A few dozen residents and local officials sat inside a Placer County conference room last week hoping to hear an update on the possible release of a man into their community with a sexually violent past.
Yet when the time came for representatives from a state agency, and its contractor, to discuss the housing search for William Stephenson, they did so behind closed doors. A small committee of county delegates were allowed to attend the briefing, but it was considered confidential.
Such secretiveness is not necessary, says Placer County District Attorney Morgan Gire. He says it’s caused by the Department of State Hospitals, and Liberty Healthcare, misinterpreting a new state law.
A goal of the act, which went into effect this year, was to bring greater transparency to the controversial practice of releasing people deemed sexually violent predators back into communities. Instead, Gire argues, it is having the opposite effect because of how it has been implemented.
“At this point,” he said, “it has not been productive.”
State hospitals officials did not make anyone available for an interview. In an emailed statement, an unidentified department spokesperson said the closed session occurred because the agency “must discuss individual patient health information and risk factors, which is subject to federal and state privacy protections.” Beyond that, the response said, the private conversation is allowed under state open meeting law.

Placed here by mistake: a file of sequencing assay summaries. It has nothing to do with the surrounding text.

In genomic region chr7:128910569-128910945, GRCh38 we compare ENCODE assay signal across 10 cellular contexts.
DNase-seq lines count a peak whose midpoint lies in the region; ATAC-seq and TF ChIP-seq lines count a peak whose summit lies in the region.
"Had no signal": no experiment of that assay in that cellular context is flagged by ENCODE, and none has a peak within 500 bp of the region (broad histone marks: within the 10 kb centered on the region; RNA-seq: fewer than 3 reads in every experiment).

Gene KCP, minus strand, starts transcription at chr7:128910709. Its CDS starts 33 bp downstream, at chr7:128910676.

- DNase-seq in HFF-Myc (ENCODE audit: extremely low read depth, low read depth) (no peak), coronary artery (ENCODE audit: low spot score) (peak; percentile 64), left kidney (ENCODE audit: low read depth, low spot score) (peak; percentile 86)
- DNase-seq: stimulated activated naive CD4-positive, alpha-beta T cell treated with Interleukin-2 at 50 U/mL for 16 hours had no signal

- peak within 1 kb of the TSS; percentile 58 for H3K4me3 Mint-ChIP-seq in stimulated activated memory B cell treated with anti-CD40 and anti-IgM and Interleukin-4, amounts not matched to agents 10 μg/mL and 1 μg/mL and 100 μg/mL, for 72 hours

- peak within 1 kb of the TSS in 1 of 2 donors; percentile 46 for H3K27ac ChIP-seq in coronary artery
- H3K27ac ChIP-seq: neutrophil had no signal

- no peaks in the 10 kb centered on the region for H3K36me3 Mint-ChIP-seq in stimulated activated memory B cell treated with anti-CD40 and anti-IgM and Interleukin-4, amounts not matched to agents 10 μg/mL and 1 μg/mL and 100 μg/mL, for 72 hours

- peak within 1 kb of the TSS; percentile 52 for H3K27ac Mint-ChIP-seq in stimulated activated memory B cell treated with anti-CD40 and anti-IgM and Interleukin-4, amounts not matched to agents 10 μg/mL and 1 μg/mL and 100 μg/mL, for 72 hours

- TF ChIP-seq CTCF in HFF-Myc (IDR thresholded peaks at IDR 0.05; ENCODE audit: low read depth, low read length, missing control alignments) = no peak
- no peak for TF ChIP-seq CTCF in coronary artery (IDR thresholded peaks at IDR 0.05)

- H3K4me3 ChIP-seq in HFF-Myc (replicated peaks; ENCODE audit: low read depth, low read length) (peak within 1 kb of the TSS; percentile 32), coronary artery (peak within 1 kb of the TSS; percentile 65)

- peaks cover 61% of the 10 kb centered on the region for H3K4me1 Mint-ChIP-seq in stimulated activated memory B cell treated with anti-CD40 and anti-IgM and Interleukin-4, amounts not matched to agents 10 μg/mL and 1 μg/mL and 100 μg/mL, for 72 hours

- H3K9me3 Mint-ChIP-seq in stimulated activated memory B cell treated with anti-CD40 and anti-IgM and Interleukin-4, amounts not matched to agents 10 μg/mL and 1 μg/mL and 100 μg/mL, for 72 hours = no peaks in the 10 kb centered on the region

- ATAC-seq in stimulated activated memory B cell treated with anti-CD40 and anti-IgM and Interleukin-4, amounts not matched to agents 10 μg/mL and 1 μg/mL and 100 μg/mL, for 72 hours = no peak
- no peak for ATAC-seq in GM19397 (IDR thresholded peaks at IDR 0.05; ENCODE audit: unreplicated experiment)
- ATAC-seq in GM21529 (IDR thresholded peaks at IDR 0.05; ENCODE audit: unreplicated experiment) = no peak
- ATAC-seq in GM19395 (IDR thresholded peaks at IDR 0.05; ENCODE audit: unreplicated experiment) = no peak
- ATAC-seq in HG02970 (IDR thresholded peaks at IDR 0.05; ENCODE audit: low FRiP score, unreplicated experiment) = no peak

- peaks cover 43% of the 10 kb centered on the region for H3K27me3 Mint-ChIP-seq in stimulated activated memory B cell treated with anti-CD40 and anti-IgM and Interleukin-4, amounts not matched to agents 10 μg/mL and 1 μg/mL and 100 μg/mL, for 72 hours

Gire, though, believes agency members can provide an update to the public on their housing search without disclosing protected information.
The disagreement is the latest rift over where to place Stephenson, who was granted a conditional release by a judge almost two years ago. And is another source of conflict in an already often contentious process.
The new law was intended to help situations like his. It requires local officials to be on a committee and assist the state in finding housing for patients with sexually violent histories who are set to be released with restrictions.
But tension has accompanied the change in Placer County.
At the recent meeting, Sheriff Wayne Woo said he was surprised to hear from an official at another county department, and not from Liberty Healthcare directly, that the contractor was exploring the idea of placing Stephenson in a temporary homeless encampment. Like Gire, Woo has a representative on the recently-created housing committee.
“Those lines of communication, this kind of behavior,” Woo said during a public comment period, “is why there is this mistrust.”
Few given conditional release
Under California law, people are labeled sexually violent predators if they are convicted of certain offenses and diagnosed with a behavioral condition that makes them a danger to the safety of others.
Stephenson, 67, began exposing himself in public in the 1980s, according to details contained in an opinion from the state’s Third District Court of Appeal.